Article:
French court upholds ban citing “religious radicalisation” but his lawyer calls it a case of Islamophobia.
A French court has upheld a ban on a Muslim engineer from accessing nuclear sites, citing his links with what it termed as “jihadist networks”, but his lawyer called it a case of Islamophobia.
Lawyer Sefen Guez Guez told AFP news agency on Monday that he was looking at launching an appeal.
The 29-year-old working for a firm subcontracted by energy giant EDF had been granted access to nuclear installations as part of his job throughout 2012 and 2013.
But in March this year, the man – who cannot be named according to French law, had his pass to enter the Nogent-sur-Seine nuclear power station revoked.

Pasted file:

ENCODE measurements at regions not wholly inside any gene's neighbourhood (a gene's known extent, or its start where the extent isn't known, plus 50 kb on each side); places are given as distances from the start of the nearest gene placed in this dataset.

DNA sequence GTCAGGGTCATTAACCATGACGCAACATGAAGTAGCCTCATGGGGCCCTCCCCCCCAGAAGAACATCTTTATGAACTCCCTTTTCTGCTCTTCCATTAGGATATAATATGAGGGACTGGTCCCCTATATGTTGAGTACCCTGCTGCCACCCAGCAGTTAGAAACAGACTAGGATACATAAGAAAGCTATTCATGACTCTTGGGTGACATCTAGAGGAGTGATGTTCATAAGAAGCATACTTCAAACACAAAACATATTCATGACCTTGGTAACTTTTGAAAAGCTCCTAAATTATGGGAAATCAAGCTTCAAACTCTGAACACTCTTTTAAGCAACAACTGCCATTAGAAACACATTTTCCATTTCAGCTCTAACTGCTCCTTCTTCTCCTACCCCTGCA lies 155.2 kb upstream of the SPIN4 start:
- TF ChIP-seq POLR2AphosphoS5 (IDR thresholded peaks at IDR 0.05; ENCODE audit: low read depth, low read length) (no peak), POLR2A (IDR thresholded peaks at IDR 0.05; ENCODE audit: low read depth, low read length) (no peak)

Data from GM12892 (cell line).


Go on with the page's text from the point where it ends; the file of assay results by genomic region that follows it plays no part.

In June 2014, Guez Guez successfully had the ban revoked by an appeals court. But when the engineer turned up for work, he found he was once again refused access – this time by EDF – to his place of work, and his lawyer appealed again.
France is home to some five million Muslims – the largest Muslim population in western Europe.
Like a number of European countries, France has expressed concern over young people leaving the country to fight in Iraq and Syria, and who could pose a risk to domestic security on their return.
According to official estimates, about 800 French nationals or residents, including several dozen women, have travelled to Syria, returned from the conflict-ridden country or plan to go there.
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